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Pentagon Pushes for More Military Women—in Africa

Written on Friday, August 24, 2012 by

africas

 

Various African military officials next month will travel to Washington, D.C., to learn how and why—from the Obama Administration’s perspective—they should encourage more women to join their armed services. Not only will the U.S. Department of Defense host the event, but it will even pick up the hotel tab for dozens of conference attendees.

The “Gender Mainstreaming in the African Armed Forces Workshop” will take place at a still-unspecified location in the nation’s capitol, according to a Performance Work Statement, or PWS, that The Patriot Update recently located.

This event comes at a time when the Obama Administration separately plans to spend about $74 million to conduct an international “gender equality” assessment, which will include data collection on transgendered persons (See: “Global Gender/Transgender Equality Plan to Cost Millions”; Aug. 9, 2012).

DOD’s Africa Center for Strategic Studies (ACSS)—led by William M. Bellamy, former U.S. ambassador to Kenya under President George W. Bush—will address the issue of gender parity among a group of about forty-four participants, including organizers and guest speakers.

The Defense Security Cooperation Agency is coordinating advanced preparations for the workshop, which will require a contractor to coordinate or provide the equivalent of 178 “room nights” of lodging, registration room space, meals, and “support and services, as requested,” according to the PWS document.

“The US government will pay the hotel bill for up to 35 participants,” it continued. “There will be a second, smaller group of up to 9 guests who will pay their bills separately.”

It did not disclose the identity of planned participants or their nations of origin—and therefore did not distinguish which attendees are staying in Washington, D.C., courtesy of U.S. taxpayers.

The Africa Center, as ACSS also is known, says its mission is to support DOD and U.S. government-wide efforts “to counter ideological support of terrorism, foster regional cooperation on security issues, promote democracy, and assist African nations in improving their security and strengthening their defense establishments.”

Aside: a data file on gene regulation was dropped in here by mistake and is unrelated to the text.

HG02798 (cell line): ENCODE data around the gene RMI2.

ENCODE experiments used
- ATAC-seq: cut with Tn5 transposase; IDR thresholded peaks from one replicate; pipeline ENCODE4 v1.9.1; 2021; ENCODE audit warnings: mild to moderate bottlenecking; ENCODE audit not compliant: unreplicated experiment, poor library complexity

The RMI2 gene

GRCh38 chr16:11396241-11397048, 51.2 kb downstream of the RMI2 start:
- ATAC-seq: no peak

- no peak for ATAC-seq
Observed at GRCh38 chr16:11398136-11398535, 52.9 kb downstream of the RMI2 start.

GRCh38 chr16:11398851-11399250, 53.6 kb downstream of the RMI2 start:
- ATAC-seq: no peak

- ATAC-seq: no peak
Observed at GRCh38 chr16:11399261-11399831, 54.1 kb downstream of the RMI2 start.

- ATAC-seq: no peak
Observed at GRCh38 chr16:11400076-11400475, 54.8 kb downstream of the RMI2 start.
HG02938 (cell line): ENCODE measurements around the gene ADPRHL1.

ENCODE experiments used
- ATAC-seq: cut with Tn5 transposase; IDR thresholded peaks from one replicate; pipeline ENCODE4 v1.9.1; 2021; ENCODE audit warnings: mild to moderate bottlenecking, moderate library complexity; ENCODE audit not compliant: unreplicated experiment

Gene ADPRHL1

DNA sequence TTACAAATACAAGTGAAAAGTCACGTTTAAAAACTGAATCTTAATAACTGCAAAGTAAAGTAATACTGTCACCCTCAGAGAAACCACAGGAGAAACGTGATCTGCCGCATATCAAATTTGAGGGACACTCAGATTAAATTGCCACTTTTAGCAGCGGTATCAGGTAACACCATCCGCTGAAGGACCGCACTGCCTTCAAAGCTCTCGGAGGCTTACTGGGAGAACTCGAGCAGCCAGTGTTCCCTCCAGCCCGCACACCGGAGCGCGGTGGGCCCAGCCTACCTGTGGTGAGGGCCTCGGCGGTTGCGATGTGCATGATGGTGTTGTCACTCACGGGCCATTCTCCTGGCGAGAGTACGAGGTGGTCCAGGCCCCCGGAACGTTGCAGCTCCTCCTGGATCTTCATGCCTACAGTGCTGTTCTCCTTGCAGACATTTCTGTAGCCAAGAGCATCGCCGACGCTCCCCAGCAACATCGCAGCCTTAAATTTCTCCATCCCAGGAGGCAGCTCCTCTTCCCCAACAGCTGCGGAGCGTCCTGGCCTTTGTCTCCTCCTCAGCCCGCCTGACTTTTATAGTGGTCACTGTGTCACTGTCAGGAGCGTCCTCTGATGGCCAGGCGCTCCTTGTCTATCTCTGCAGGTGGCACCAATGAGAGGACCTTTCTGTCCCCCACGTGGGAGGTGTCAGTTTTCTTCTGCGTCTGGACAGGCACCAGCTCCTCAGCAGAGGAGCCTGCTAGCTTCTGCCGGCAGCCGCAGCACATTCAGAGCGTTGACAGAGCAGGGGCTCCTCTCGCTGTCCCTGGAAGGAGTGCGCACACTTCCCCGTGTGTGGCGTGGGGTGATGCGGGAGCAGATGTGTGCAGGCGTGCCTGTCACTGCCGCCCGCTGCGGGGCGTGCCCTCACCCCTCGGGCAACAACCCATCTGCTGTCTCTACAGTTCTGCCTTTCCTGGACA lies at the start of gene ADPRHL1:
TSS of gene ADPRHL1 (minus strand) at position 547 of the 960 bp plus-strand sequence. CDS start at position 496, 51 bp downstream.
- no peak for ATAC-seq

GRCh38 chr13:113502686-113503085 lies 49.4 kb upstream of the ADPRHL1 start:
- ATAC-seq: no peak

ACSS and the U. S. Africa Command previously supported a gender-mainstreaming initiative in the African nation of Senegal, whose armed forces slowly are incorporating females into military careers.

The organizations Partners-Senegal and The African Institute of Security Sector Transformation subsequently released a case study about that July 2010 gathering, concluding that additional gains already have been made.

These gains are evidenced by “the creation of a set of legal guidelines to help provide the direction for the increased inclusion of women” in the Senegalese Armed Forces, the study said. Furthermore, “300 additional women have been recruited into the Senegalese armed forces” in the aftermath of the workshop. Likewise, Senegal at that time was expecting to celebrate its first female officer, “a woman who has been trained at the U.S. Air Force Academy.”

U.S. Secretary of State Hillary Rodham Clinton, during her visit to Senegal earlier this month, separately criticized Americans who insist that the U.S. “should just focus on America’s immediate economic or security interests.” Clinton described such people as “shortsighted” for failing to recognize the Obama Administration’s efforts in Africa and elsewhere.

“Democracies are by far the strongest and most stable partners,” she said in prepared remarks for that visit. “So this isn’t altruism. This is a strategic commitment to shared prosperity, to common security.”

The Africa Center has scheduled the new workshop for the week of September 10-15.

 

 

 

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